Have your current hotelier call ahead to make a reservation at your next destination. If you’re in a town and having trouble finding a room, remember that nobody knows the hotel scene better than hotel managers do. If one place doesn’t have a vacant room, the manager might phone a friend’s place around the corner… my colleague/competitors and I always do that. We even exchange emails in the morning to share info on each other availabilities.
How to book a hotel
I know, this subtitle sounds silly and useless, but trust me, as a hotel manager I really can tell that lots of travelers don’t know how to deal with hotel bookings!
The first tip: do book your room through the hotel’s website. Most of them now have booking engines, working just like the one on Booking(.)com, but requesting fewer steps as you don’t have to create an account to proceed. Some hotel websites still have a reservation-request form built right in, and I usually skip them, being lazy and quite impatient…, but that’s me.
You can decide whether to book online, fill the form, or even send an email or call for complicated requests. The front desk staff is accustomed to guests speaking only English, so don’t worry. Maybe avoid the night shift and check time zones to phone from 8 am to 8/9 pm.
Anyway, for the best rates and actual availabilities, always use the hotel’s official site and not a booking agency’s site. Running my hotel, I usually let booking websites only have a maximum of two rooms per night (I have 14 rooms at the hotel), and both rates and policies are more convenient on my own website (15/25€ cheaper per night, 3/5 days more favorable cancellation policy and special offers, etc.).
Big hotel chains might offer the same rate/conditions, but smaller hotels improve their management and usually offer much better deals. As written earlier, booking services extract a commission from the hotel, which logically closes the door on special deals…
Big hotel-booking sites can provide a wealth of information, though, about the types of hotels available and the range of prices, but what you won’t easily find on these sites are links to individual hotels. So, once you’ve identified a promising option, do a Google search to find the hotel’s own website. You’ll get complete information and assistance, and you may save money.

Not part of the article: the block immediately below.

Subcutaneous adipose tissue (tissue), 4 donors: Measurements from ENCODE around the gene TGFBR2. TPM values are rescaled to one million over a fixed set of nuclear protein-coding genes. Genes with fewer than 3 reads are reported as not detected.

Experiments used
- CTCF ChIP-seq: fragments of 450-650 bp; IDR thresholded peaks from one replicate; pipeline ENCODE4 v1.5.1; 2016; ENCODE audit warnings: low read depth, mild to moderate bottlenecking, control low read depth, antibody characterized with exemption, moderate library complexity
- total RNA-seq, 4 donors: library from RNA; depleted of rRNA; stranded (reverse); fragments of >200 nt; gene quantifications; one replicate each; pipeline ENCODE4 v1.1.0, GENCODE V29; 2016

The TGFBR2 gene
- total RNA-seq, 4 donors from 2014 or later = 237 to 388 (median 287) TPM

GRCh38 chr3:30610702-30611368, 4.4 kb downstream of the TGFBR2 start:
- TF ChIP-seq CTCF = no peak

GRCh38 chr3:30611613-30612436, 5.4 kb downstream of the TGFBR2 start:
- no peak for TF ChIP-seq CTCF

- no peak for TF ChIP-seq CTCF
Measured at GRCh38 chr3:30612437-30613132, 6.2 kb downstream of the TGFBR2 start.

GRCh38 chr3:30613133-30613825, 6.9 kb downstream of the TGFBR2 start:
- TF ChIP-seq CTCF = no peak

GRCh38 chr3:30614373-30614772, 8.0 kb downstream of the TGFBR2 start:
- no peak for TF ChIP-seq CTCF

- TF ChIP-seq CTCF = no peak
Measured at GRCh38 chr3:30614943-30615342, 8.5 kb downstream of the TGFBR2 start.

Things you need to clarify when booking
- the number and type of rooms you need
- your date of arrival (in Europe, this is the date style: day/month/year)
- your date of departure
- paying preferences (prepaid non-refundable booking to get a lower price, PayPal deposit, etc.)
- any special needs (twin beds or double bed or double for single-use, extra baby cot, kids’ age, dogs, parking space needed, food allergies, and so on)
- arrival time if you already know you’ll get in town very late at night
Details to know when booking
When booking via mail or over the phone, most places request a credit card number with expiration date to hold your room. When I’m asked, I email it or even send it using WhatsApp, but if you feel safer, you can phone it or split the info into two different emails.
Be warned that cancellation policies are usually strict: read them when booking online or ask about these details before you book. When canceling on short notice, you could lose your deposit or be billed for one night or even your entire stay (I do so when the room is canceled within 3 to 5 days ahead, but I always agree to postpone the stay when needed).
Extra tips before and after booking a hotel
- Know the local government ratings: starts regulations are different from country to country and in Italy even from region to region. This is why rates are set according to services and locations and not to stars!
- Business hotels are desperate for customers in the summer and year-round on weekends, when their business customers stay away.
- Availabilities, rates, policies on Booking, Hotels, etc., are directly set by the hotel manager. When you have a problem and phone their customer care staff, they actually call the hotel for options and solutions. Skip intermediations for the best final treatment…
- Avoid hotels that require you to buy meals unless you’re staying in a remote ski resort or a very isolated destination. Many national governments regulate hotel prices according to class or rating. To overcome this price ceiling, hotels might require you to buy a dining room. It’s generally called “half-b in some countries in some countries, or ” “half-pension,” and I definitely prefer the freedom to explore and sample the atmosphere of restaurants in other neighborhoods.
- Breakfast is often included in the room rate, but in some countries it’s an expensive, semi-optional tack-on. If you want to opt-out of a pricey hotel breakfast, ask if it’s possible when you book the room.
- Always email to reconfirm your hotel booking a few days in advance. This gives you time to improvise in the unlikely event that something has gone wrong with your reservation.
Would you add some more advice, pro or against?
What’s your own experience and strategy when booking a hotel?